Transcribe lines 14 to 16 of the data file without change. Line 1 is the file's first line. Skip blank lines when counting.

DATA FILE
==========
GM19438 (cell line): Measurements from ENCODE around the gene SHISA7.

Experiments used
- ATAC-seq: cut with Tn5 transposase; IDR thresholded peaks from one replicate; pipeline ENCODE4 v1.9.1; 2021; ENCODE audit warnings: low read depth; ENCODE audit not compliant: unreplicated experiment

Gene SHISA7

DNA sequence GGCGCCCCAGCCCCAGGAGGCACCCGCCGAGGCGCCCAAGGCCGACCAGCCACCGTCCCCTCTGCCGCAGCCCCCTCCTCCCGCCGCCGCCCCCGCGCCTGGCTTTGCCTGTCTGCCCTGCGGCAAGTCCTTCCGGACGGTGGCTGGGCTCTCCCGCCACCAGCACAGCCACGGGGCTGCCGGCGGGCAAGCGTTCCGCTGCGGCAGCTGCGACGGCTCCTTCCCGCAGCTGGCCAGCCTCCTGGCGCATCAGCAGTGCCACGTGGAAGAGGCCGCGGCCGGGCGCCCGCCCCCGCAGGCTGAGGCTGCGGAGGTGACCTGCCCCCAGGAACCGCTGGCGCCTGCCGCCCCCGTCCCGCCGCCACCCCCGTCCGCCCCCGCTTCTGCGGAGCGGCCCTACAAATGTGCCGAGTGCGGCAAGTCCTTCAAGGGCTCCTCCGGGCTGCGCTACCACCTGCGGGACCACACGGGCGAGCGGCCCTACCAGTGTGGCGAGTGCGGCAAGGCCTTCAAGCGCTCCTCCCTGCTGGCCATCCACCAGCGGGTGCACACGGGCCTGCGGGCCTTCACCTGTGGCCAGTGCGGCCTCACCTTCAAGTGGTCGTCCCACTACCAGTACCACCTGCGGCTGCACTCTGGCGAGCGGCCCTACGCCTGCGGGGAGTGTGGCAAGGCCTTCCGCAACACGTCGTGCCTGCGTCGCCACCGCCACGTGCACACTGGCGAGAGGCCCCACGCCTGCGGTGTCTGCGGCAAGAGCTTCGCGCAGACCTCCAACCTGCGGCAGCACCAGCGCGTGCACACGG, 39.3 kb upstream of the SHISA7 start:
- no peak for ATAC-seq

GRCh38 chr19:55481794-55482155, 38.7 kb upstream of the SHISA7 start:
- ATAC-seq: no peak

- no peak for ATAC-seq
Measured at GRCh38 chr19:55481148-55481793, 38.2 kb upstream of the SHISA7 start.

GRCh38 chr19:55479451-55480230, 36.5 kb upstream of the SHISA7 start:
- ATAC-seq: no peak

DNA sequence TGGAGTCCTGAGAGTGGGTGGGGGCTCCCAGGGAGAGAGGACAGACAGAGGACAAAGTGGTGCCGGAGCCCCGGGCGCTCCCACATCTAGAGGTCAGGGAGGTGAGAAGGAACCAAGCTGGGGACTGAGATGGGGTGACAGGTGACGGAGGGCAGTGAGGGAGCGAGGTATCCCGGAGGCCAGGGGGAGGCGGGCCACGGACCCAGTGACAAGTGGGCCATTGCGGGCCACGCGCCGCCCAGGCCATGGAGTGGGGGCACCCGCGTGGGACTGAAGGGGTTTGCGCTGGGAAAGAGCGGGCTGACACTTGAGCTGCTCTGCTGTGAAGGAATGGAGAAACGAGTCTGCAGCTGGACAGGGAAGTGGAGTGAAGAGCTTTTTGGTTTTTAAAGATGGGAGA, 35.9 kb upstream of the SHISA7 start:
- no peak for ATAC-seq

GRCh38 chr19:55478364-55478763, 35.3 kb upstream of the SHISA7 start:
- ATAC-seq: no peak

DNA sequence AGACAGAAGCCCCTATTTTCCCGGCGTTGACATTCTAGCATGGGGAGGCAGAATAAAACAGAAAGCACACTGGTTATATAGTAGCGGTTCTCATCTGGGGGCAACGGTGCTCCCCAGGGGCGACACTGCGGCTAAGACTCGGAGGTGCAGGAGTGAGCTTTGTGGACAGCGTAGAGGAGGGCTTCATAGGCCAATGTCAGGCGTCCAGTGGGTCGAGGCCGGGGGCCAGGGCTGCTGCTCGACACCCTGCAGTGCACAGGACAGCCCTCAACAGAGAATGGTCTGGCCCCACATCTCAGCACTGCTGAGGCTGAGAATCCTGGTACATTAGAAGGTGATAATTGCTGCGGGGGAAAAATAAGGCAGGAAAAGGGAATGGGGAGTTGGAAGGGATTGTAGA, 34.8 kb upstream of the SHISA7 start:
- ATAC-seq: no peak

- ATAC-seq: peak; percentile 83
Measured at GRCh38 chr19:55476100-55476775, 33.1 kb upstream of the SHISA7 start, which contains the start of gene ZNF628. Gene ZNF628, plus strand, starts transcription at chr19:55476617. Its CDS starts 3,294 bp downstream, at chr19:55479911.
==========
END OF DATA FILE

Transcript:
- no peak for ATAC-seq

GRCh38 chr19:55478364-55478763, 35.3 kb upstream of the SHISA7 start:
- ATAC-seq: no peak